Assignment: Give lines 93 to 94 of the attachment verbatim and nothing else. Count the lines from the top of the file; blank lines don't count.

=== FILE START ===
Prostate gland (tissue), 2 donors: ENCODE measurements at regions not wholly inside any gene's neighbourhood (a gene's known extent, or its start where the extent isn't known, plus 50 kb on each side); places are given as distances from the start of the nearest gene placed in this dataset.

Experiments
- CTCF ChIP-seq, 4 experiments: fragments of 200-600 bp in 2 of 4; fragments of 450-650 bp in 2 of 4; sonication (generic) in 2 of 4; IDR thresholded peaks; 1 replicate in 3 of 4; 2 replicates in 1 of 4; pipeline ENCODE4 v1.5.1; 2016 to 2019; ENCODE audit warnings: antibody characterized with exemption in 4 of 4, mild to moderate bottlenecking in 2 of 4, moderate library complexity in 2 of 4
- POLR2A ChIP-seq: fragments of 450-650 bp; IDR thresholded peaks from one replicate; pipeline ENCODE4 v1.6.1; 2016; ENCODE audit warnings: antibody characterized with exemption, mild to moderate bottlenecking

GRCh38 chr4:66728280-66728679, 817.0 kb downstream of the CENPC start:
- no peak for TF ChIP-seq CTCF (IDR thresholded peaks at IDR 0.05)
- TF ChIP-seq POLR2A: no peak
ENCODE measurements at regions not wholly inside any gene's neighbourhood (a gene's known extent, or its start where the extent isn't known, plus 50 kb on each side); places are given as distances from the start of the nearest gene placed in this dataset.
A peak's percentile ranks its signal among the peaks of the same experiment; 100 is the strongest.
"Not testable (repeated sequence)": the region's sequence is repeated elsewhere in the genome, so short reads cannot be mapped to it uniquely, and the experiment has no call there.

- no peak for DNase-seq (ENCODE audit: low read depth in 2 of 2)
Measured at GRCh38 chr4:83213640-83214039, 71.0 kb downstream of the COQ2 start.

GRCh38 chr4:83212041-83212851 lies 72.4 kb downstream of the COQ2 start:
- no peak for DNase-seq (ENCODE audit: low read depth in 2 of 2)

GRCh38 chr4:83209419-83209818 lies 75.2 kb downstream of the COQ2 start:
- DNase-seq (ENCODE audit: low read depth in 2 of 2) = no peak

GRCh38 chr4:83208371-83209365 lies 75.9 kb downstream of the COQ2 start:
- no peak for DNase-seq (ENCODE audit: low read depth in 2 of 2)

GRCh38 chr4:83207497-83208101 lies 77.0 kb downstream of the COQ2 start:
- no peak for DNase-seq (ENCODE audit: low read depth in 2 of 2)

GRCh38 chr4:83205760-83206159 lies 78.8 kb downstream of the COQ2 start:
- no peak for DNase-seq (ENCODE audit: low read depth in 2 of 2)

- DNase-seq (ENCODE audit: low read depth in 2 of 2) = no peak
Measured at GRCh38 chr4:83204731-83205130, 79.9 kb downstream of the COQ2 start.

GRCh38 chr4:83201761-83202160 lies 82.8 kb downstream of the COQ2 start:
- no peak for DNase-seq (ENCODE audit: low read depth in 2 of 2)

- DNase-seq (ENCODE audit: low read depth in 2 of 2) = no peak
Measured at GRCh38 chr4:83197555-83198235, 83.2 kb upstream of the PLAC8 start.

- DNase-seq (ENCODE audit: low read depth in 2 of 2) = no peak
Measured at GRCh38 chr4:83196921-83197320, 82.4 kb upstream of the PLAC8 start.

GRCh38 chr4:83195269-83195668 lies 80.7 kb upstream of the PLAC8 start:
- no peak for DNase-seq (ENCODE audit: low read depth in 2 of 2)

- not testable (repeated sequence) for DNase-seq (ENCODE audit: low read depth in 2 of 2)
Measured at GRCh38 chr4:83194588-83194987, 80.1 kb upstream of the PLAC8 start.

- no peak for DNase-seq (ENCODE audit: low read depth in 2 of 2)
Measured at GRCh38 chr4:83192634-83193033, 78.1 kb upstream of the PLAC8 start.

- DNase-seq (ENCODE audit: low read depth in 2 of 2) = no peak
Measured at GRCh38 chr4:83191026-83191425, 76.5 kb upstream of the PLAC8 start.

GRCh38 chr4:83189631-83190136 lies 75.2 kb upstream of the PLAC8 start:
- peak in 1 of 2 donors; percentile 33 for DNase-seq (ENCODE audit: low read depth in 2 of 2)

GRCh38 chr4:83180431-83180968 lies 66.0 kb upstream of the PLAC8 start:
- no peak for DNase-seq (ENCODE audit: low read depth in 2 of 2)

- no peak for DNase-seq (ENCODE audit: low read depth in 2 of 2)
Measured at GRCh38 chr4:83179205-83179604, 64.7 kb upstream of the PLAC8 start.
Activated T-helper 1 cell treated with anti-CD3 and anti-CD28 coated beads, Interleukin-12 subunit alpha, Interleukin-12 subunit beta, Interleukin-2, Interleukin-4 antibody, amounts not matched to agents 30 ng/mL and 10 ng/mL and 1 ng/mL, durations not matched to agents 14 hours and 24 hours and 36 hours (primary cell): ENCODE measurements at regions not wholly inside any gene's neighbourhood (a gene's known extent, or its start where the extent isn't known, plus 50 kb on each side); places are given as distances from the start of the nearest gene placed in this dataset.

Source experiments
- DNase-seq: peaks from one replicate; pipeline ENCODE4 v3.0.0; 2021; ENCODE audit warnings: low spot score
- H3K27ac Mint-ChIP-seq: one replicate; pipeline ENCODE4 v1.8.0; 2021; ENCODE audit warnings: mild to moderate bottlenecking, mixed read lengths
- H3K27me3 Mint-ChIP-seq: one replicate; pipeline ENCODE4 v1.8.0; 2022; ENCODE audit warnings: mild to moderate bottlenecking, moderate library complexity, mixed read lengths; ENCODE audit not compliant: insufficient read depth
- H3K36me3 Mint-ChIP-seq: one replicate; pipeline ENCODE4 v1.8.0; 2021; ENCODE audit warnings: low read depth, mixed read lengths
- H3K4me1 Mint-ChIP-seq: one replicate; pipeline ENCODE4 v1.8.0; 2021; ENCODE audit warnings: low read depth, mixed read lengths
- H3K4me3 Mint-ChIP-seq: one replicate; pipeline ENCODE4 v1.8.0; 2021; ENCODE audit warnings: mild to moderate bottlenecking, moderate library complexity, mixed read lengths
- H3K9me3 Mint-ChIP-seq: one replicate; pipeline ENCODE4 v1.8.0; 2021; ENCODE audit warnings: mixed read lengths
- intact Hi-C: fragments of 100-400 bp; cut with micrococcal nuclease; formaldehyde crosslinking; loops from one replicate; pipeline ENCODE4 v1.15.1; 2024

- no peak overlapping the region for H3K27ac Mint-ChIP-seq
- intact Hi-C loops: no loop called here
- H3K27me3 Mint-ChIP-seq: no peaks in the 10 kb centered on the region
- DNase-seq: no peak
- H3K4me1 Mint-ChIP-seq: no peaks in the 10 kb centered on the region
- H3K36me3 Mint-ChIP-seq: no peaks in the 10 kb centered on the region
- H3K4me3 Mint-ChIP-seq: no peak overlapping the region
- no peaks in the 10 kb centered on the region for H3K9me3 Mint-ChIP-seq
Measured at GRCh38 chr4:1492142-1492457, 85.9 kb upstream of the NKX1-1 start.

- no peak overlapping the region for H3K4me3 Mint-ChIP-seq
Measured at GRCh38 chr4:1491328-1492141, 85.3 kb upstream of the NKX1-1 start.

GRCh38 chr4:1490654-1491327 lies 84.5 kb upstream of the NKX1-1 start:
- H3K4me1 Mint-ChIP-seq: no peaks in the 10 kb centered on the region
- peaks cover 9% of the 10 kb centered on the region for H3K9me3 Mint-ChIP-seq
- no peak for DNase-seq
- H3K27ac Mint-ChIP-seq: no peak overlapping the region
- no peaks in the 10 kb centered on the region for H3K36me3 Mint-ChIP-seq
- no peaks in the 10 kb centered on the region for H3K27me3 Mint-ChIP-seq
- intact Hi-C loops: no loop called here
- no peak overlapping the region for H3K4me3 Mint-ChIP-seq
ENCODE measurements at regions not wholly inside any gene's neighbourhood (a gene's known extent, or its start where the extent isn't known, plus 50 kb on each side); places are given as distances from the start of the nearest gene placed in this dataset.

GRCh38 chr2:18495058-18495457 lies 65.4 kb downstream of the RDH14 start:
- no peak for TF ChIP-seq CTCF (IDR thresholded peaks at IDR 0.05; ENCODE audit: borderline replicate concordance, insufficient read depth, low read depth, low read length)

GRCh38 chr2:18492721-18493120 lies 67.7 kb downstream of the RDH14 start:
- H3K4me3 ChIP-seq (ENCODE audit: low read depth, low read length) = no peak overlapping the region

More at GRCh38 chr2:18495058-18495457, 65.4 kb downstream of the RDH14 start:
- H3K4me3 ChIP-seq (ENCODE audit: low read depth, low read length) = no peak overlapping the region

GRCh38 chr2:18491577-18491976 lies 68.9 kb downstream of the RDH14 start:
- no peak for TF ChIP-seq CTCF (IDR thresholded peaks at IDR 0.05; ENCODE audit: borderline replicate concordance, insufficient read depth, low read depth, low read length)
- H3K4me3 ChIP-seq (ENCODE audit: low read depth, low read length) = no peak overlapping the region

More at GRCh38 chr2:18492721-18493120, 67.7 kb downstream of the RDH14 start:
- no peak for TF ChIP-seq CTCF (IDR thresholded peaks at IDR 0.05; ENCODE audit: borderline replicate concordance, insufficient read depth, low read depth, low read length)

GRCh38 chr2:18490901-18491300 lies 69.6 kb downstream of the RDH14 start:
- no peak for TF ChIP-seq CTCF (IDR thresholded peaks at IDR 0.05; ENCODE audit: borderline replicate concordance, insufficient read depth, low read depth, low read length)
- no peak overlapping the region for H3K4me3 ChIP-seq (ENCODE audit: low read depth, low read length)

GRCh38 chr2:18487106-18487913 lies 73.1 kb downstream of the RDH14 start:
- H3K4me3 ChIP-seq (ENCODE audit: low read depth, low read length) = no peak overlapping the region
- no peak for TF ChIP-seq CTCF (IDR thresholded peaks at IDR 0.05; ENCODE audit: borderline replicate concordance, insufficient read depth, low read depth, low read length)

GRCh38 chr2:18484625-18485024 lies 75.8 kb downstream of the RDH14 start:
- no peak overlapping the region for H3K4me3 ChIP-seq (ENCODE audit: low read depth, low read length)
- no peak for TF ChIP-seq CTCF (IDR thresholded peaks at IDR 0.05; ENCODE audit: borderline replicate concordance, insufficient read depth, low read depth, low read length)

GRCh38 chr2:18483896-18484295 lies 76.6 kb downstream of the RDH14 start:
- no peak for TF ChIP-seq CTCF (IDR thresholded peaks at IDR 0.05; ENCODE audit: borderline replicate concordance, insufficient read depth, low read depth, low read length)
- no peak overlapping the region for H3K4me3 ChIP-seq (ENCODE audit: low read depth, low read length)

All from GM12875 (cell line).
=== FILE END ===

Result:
GRCh38 chr2:18484625-18485024 lies 75.8 kb downstream of the RDH14 start:
- no peak overlapping the region for H3K4me3 ChIP-seq (ENCODE audit: low read depth, low read length)